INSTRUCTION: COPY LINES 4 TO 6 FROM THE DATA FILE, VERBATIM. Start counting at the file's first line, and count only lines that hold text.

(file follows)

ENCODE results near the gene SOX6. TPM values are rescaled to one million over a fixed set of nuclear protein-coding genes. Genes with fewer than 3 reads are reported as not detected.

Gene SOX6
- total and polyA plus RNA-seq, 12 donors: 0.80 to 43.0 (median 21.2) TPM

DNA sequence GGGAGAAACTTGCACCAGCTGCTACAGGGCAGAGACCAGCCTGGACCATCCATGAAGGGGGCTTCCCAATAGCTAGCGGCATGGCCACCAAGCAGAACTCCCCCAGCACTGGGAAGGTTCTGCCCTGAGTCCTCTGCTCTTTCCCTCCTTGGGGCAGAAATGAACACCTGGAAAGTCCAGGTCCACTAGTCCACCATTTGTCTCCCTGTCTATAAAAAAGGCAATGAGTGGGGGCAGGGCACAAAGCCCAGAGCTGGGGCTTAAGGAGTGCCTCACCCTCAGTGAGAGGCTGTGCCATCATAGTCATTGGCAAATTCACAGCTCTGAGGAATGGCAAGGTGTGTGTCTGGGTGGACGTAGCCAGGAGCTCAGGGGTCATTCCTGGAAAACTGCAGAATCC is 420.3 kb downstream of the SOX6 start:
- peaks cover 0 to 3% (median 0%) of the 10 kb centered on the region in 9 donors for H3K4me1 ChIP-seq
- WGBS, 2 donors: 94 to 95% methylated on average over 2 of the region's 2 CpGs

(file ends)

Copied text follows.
DNA sequence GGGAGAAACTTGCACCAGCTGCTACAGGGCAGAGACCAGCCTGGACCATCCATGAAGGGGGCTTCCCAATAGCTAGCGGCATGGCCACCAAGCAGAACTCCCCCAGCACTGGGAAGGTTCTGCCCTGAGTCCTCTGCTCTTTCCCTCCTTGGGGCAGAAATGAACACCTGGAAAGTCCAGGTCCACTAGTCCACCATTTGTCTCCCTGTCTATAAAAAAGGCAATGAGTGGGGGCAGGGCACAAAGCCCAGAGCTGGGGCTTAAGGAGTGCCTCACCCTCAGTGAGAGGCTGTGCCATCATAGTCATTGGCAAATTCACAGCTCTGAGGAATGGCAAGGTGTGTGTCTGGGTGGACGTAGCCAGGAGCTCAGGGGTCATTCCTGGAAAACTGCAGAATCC is 420.3 kb downstream of the SOX6 start:
- peaks cover 0 to 3% (median 0%) of the 10 kb centered on the region in 9 donors for H3K4me1 ChIP-seq
- WGBS, 2 donors: 94 to 95% methylated on average over 2 of the region's 2 CpGs